TALLAHASSEE (Bloomberg) — Florida election officials have identified 198 residents who might be illegally registered to vote, down from their original list of 2,625, said Chris Cate, a spokesman for Secretary of State Ken Detzner.
The state whittled its roster of potential noncitizens on the voter rolls after getting access to federal immigration data. The initial process, started at the direction of Republican Gov. Rick Scott, had been halted after county election supervisors complained state data was out of date.
The state Wednesday gave the new list to election supervisors and asked the county officials to remove any voters who failed to prove citizenship, according to a letter from election attorney Maria Matthews.
“At all times, the Department’s highest priority will be to ensure that Florida’s voter rolls are accurate and that all citizens’ right to vote is protected,” she wrote.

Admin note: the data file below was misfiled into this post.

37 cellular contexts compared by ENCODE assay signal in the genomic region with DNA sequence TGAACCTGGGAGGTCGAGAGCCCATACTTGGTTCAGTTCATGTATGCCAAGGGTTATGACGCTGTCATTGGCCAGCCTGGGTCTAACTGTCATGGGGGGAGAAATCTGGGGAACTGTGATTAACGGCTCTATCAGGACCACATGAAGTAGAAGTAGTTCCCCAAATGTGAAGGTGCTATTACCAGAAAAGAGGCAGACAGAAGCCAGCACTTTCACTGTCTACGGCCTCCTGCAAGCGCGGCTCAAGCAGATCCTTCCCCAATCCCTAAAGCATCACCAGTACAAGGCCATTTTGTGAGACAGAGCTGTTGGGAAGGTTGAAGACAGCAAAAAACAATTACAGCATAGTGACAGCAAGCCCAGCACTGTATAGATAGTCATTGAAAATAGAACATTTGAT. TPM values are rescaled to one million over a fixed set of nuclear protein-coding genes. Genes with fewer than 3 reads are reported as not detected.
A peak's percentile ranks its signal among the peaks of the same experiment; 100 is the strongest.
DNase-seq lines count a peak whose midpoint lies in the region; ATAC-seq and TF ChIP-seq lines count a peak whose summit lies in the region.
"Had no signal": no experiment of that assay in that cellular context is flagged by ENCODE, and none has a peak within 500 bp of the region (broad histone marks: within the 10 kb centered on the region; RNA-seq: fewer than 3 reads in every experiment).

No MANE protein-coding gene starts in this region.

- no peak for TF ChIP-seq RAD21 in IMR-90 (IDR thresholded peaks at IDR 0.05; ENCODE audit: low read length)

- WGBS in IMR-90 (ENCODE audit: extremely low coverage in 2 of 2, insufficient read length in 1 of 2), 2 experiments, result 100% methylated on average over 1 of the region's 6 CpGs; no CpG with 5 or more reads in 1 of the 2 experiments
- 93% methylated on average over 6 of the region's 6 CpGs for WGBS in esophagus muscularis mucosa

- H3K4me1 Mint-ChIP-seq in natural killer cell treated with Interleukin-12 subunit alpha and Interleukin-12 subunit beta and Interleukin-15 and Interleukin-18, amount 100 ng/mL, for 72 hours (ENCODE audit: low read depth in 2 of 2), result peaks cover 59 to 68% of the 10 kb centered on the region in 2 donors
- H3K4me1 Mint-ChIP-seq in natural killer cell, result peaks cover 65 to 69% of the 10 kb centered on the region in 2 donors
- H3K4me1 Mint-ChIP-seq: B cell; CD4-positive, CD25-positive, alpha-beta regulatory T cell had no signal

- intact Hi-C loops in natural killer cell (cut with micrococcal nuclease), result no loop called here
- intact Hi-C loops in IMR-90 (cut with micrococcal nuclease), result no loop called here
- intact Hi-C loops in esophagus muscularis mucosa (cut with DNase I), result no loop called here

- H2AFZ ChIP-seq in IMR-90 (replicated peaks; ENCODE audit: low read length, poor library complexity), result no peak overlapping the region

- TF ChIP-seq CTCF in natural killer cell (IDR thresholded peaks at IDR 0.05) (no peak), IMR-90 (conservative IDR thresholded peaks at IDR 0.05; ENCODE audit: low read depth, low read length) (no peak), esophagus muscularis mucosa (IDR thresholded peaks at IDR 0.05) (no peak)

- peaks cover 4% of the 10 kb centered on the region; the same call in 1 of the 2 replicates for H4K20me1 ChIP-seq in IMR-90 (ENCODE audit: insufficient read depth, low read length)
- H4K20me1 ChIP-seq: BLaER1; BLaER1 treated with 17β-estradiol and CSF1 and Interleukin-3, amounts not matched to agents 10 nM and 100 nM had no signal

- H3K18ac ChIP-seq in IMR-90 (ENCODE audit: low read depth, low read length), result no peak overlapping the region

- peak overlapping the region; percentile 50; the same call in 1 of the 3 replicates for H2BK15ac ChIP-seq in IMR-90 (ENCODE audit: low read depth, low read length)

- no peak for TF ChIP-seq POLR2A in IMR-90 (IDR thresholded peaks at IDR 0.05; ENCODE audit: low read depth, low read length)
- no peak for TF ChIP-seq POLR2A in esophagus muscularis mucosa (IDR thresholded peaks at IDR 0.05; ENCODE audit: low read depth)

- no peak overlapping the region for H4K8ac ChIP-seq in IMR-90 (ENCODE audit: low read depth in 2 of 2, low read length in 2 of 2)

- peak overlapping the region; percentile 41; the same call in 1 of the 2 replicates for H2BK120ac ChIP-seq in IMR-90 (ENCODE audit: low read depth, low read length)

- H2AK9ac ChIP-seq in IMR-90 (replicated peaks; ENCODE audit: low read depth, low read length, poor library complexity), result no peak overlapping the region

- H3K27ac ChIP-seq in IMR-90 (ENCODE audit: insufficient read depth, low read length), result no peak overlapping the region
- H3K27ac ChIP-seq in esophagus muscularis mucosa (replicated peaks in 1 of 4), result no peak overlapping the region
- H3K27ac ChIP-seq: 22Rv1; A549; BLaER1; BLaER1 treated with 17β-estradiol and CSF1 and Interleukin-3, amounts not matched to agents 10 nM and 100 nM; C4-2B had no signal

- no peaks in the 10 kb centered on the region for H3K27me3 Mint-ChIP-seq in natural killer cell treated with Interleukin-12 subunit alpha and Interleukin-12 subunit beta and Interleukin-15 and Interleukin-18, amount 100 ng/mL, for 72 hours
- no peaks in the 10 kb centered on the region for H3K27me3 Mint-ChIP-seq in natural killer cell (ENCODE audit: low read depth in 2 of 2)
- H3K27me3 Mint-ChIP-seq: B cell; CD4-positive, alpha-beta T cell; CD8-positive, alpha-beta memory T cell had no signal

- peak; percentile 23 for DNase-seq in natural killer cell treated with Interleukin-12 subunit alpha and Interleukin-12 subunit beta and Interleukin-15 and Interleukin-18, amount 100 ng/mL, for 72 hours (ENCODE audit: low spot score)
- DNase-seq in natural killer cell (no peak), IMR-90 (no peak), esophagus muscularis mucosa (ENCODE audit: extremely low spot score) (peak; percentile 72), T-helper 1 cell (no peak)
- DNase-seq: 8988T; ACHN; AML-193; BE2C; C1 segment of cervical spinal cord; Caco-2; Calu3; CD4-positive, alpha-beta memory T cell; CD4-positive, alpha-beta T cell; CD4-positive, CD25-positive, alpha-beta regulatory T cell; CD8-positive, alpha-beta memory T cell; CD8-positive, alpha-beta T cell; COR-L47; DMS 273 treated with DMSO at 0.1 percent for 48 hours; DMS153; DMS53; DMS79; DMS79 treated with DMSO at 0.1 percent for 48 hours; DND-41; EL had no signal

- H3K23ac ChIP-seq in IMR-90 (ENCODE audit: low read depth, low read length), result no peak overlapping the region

The hunt for noncitizens among Florida’s 11.5 million voters unfolds as the state is a critical prize in the race between Democratic President Barack Obama and Republican challenger Mitt Romney. The past three presidential contests in Florida were decided by 5 percentage points or less, including in 2000 when Republican George W. Bush won by 537 votes.
The state announced on Sept. 12 that it would alert voters who were improperly removed, or wrongly told they would be removed, that they can vote.
The process has drawn three lawsuits from voters and advocacy groups that claim the state is violating the Voting Rights Act. One suit, brought by Mi Familia Vota Education Fund in federal court in Tampa, claims the state must first seek approval from the federal government. Suits pending in Miami and Tallahassee federal courts claim the state can’t remove voters from the rolls within 90 days of a federal election.